February 8, 2019 / 3:32 PM / 6 months ago

Explainer: Germany, France face hurdles in push to rewrite EU antitrust rules

BRUSSELS/BERLIN/PARIS (Reuters) - Germany and France want to overhaul EU mergers rules following the European Commission’s veto of efforts by Siemens and Alstom to create a European rail champion to compete with larger foreign rivals.

FILE PHOTO: A high-speed TGV train is seen at the Alstom factory in Belfort, France, February 6, 2019. REUTERS/Vincent Kessler/File Photo

This is why they want change, and the hurdles ahead:

WHAT FRANCE WANTS

The French want a broader definition of relevant markets, recognition that markets are not set in stone but evolve quickly, and powers for EU ministers to override a Commission decision.

Finance Minister Bruno Le Maire says this broader approach would go hand-in-hand with an already planned increase in vetting of foreign investment to protect Europe’s key industrial assets, and also with a more muscular trade policy.

The aim is to have joint Franco-German proposals by the end of March. Le Maire will discuss the issue with German Economy Minister Peter Altmaier when he visits Germany on Feb. 19.

GERMANY’S VIEWS

Altmaier set out his National Industry Strategy 2030 on Tuesday, saying a revamp at German and EU level was necessary to allow businesses to compete fairly at an international level.

Germany wants regulators to take a global view of markets, take into account rivals backed by state financial and political support and give veto power to the European Council — that is the leaders of member states.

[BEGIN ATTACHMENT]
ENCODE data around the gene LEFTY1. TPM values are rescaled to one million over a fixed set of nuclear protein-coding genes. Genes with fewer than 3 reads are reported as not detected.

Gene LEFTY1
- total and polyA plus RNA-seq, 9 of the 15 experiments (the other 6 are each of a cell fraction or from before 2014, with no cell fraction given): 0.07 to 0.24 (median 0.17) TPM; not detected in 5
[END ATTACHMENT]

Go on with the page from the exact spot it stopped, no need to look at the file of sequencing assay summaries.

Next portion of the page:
Germany’s pivot to a more defensive industrial policy is driven by concerns in Berlin about foreign — particularly Chinese - companies acquiring its know-how and eroding the manufacturing base on which much of its wealth is built.

    Altmaier and Le Maire want to work on reforming EU competition law in the coming three months, before European Parliament elections in May.

    The German government has set up an expert commission which will come up with reforms proposals by autumn. The goal is to push the overhaul during country’s EU presidency in the second half of 2020.

WHAT IS THE OBJECTIVE OF EU MERGER RULES?

Drafted in 1989 and revised in 2004, the European Commission rules ensure that mergers will not significantly reduce competition and push up consumer prices in the 28-country bloc. Regulators have three options: clear the deal, block it or wave it through with concessions.

Complainants can appeal decisions at Europe’s top courts in Luxembourg. The EU model has been replicated in a number of Asian countries including China, Africa and parts of South America.

EU antitrust chief Margrethe Vestager points out the Commission has blocked only nine deals here over the past decade, giving more than 3,000 the green light.

HOW DO RULES DIFFER ELSEWHERE?

In the United States, the Federal Trade Commission and the Department of Justice share the job but the procedures differ from the EU. The principle is to stop deals which substantially lessen competition or tend to create a monopoly.

The U.S. model is common in the Americas and several Asian countries such as South Korea.

In China, the Anti-Monopoly Bureau at the State Administration of Industry and Commerce is responsible for regulating and enforcing merger control. Critics say China regulates mergers as part of its industrial policy to boost economic growth.

FILE PHOTO: European Competition Commissioner Margrethe Vestager talks to the media at the European Council headquarters in Brussels, Belgium February 6, 2019. REUTERS/Yves Herman/File Photo

WHO HAS TO APPROVE CHANGES TO EU MERGER RULES?

All EU countries have to agree to the changes. The European Parliament also has to give its consent.

OTHER TOOLS TO DEAL WITH UNFAIR FOREIGN COMPETITION

Vestager says beefing up global rules on subsidies and trade defence instruments, controlling foreign investments, strengthening public procurement rules to ensure mutual access to markets and reinforcing data protection and privacy rules should be part of the tool kit.

Additional reporting by Paul Carrel in Berlin; Editing by Keith Weir

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